My life can be split into two sections: things that happened before my brother died, and things that have happened since. 

Every single little thing seems to be measured by that benchmark.

All my memories, good and bad are slotted into one of those categories. When did x,y,z happen? Was it before or after we lost him?

The event is like a catalyst for my life, a time-altering, major turning point from one way of living to another.

A change in all of us, a shift from our old normal.

One minute he was here, then the next, gone.

As quickly as that.

Unexpected, shocking, heartbreaking obviously, and new. The whole thing is new.

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I questioned everything in those first few months, from the obvious to the mundane. As well as the whys there were the am I allowed to laugh right nows. As well as the how can we make this easier for his children there were the would he like this film that I’m watching type questions.

For a while, he was everywhere. And then not so much.

But music sounds that little bit sweeter if it was heard by me then, in the old half of my life. When he would have heard it, too.

Anything I’ve heard since leaves me with more questions. Would he enjoy it? What would he make of it? Did I hear this song before or after my brother died?

And I’ve changed. I think we all have. Some for the better, others not so.

But life is definitely different.

And now I wonder what he would think of me and the things I’ve done.

Would he be proud? I know one thing for certainhe would have loved his new niece. Our third baby who came into the world after he had already left it. He was so good with children, and she is such a little character. He would have adored her. I can even picture him scooping her up in his big strong arms for one of his famous cuddles.

So you see, I can’t say that life since he departed has been all bad, it hasn’t. We’ve had our third baby and received many blessings. But the thought is always there, what if he were still here with us? And I don’t think that will ever go away.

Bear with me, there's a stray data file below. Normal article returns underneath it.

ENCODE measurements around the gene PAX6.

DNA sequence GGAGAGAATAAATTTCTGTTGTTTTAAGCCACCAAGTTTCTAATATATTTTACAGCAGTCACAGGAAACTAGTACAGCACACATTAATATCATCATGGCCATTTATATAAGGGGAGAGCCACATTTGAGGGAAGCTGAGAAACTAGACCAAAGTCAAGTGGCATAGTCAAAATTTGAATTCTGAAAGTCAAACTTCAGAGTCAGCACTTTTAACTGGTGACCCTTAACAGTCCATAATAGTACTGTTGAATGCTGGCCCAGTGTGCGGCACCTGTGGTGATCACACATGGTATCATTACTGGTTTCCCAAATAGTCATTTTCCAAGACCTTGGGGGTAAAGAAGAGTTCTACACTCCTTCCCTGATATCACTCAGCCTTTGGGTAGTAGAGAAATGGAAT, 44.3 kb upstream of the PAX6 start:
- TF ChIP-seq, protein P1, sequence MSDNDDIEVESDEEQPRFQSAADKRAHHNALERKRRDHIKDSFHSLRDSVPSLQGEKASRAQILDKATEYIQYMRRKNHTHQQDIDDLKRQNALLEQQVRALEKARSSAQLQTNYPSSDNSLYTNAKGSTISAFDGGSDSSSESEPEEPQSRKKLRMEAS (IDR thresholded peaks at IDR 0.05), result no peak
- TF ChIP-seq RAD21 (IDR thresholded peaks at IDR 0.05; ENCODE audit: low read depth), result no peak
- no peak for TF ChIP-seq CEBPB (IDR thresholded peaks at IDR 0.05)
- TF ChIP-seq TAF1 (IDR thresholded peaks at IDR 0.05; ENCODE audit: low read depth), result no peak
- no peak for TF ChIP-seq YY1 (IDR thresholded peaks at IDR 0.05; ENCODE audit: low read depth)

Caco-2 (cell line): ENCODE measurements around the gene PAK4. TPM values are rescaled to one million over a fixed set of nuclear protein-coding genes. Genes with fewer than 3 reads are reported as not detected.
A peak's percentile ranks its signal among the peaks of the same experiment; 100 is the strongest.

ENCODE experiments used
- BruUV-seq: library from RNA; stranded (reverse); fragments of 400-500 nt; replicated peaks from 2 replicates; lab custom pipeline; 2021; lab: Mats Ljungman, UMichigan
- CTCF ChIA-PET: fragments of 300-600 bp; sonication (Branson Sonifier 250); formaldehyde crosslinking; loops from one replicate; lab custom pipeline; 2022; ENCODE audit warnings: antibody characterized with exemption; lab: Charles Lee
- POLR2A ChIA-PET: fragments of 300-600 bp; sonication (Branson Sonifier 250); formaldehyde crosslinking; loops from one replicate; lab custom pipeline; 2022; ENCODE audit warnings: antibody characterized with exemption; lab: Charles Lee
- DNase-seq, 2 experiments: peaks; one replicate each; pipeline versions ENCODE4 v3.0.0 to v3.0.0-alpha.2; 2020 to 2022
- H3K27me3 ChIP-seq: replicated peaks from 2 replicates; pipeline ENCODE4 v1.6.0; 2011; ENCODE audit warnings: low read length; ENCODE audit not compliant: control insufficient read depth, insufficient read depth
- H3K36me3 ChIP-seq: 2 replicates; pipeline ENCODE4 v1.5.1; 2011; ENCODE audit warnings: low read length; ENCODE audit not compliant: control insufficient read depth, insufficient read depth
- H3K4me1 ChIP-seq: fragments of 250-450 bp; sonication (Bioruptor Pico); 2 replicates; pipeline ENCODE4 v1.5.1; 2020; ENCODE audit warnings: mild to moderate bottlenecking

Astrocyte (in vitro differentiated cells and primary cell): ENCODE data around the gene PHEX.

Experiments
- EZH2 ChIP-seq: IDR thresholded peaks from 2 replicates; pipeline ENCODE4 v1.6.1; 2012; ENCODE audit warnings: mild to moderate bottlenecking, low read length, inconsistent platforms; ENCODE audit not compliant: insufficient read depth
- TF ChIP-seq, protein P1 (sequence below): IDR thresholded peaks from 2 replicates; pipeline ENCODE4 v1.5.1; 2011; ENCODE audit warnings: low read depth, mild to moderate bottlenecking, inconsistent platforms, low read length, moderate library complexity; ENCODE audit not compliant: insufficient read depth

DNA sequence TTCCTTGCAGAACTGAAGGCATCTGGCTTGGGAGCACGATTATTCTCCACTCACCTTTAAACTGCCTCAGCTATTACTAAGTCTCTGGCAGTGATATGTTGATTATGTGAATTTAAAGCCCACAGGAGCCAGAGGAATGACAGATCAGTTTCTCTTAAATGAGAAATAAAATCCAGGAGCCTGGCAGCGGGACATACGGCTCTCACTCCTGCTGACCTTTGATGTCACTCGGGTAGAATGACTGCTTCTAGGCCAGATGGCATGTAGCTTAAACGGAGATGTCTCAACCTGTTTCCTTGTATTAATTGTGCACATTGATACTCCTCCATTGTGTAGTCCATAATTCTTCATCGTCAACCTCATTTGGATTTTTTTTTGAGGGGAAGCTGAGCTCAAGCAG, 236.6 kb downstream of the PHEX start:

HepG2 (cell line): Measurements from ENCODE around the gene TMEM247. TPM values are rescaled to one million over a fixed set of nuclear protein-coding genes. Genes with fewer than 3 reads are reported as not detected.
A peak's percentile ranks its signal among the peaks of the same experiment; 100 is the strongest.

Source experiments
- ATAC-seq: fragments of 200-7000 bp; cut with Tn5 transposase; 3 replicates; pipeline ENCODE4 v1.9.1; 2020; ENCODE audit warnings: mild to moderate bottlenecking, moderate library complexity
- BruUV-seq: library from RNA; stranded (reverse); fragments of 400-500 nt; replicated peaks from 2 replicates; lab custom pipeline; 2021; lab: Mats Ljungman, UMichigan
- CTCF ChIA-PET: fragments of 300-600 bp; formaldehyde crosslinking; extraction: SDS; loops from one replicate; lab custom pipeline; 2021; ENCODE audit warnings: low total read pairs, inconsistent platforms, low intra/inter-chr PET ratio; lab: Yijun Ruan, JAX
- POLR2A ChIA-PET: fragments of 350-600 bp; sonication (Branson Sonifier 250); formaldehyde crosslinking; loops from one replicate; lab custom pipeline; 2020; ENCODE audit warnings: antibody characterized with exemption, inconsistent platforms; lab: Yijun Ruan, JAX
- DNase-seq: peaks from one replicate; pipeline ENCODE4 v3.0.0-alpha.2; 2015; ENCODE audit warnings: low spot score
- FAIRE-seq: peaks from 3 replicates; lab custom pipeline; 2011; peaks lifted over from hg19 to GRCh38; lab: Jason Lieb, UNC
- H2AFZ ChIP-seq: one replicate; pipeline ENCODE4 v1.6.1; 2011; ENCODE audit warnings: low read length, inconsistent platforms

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Life before losing him was long, 38 years for me and never knowing any different. But in the three short years since that day, I’ve aged. And I’ve grown. And I sometimes don’t know what I’m doing with my life anymore.

He’s not here now. We’re on the wrong side of the two parts of my existence. But I also know I can never go back. We have memories and we have photographs. We talk about him a lot. No, it’s not the same, but it helps. And it also helps to know that he’s happy now, that he’s at peace. Without faith, there is no question that I’d be in a much worse place than I am right now.

It’s a new normal. One which requires a lot more strength to get through even the simplest of tasks sometimes. But one which is filled with so much hope.

I miss him. Every day. But he’s OK, and that makes my heart happy.

The new part of my life can still be full of joy, we need it now more than ever. And I hope I can make him proud.

It’s been three years since the switch. Since the transition from full to broken. But I am slowly allowing myself to be healed. My children need me to be there for them, so does my husband. And I’m trying really hard not to let them down.

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I’ll get there, we all will. And one day, we’ll see him again.

My life can be split into two sections: things that happened before my brother died, and things that have happened since. 

I have to choose hope, faith, and love. Only then can the second half be worth living.

Cat Borg

Cat is a 40-(something)-year-old Christian wife and mother of three girls. Her two greatest passions besides her family are her faith and her writing. You can find her blogging about family and parenting on her mummythought blog.